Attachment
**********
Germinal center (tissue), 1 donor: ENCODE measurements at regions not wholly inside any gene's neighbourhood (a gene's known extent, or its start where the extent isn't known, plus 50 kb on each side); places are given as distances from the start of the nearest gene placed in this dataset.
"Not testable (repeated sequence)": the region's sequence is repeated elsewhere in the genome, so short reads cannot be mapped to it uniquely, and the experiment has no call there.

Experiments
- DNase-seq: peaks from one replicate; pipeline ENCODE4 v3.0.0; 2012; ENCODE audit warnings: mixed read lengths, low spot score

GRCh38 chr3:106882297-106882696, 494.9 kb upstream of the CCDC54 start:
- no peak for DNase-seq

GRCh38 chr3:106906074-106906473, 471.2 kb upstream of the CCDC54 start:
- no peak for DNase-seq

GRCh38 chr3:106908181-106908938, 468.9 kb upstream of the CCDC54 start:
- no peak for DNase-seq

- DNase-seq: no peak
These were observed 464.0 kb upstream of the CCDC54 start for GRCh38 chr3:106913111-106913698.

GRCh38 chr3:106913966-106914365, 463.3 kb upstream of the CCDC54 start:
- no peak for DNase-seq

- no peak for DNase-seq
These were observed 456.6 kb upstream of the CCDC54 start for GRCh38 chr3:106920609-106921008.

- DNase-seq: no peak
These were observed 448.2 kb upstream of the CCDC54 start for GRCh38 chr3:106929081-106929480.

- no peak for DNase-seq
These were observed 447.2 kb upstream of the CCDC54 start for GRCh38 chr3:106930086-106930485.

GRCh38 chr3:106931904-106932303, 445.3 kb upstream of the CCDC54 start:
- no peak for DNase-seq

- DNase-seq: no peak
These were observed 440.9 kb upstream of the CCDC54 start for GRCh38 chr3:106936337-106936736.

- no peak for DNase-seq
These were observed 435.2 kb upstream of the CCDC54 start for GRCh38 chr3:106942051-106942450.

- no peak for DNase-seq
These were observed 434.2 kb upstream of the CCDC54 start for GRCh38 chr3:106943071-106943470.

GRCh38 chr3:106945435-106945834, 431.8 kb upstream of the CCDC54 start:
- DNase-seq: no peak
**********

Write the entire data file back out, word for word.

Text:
Germinal center (tissue), 1 donor: ENCODE measurements at regions not wholly inside any gene's neighbourhood (a gene's known extent, or its start where the extent isn't known, plus 50 kb on each side); places are given as distances from the start of the nearest gene placed in this dataset.
"Not testable (repeated sequence)": the region's sequence is repeated elsewhere in the genome, so short reads cannot be mapped to it uniquely, and the experiment has no call there.

Experiments
- DNase-seq: peaks from one replicate; pipeline ENCODE4 v3.0.0; 2012; ENCODE audit warnings: mixed read lengths, low spot score

GRCh38 chr3:106882297-106882696, 494.9 kb upstream of the CCDC54 start:
- no peak for DNase-seq

GRCh38 chr3:106906074-106906473, 471.2 kb upstream of the CCDC54 start:
- no peak for DNase-seq

GRCh38 chr3:106908181-106908938, 468.9 kb upstream of the CCDC54 start:
- no peak for DNase-seq

- DNase-seq: no peak
These were observed 464.0 kb upstream of the CCDC54 start for GRCh38 chr3:106913111-106913698.

GRCh38 chr3:106913966-106914365, 463.3 kb upstream of the CCDC54 start:
- no peak for DNase-seq

- no peak for DNase-seq
These were observed 456.6 kb upstream of the CCDC54 start for GRCh38 chr3:106920609-106921008.

- DNase-seq: no peak
These were observed 448.2 kb upstream of the CCDC54 start for GRCh38 chr3:106929081-106929480.

- no peak for DNase-seq
These were observed 447.2 kb upstream of the CCDC54 start for GRCh38 chr3:106930086-106930485.

GRCh38 chr3:106931904-106932303, 445.3 kb upstream of the CCDC54 start:
- no peak for DNase-seq

- DNase-seq: no peak
These were observed 440.9 kb upstream of the CCDC54 start for GRCh38 chr3:106936337-106936736.

- no peak for DNase-seq
These were observed 435.2 kb upstream of the CCDC54 start for GRCh38 chr3:106942051-106942450.

- no peak for DNase-seq
These were observed 434.2 kb upstream of the CCDC54 start for GRCh38 chr3:106943071-106943470.

GRCh38 chr3:106945435-106945834, 431.8 kb upstream of the CCDC54 start:
- DNase-seq: no peak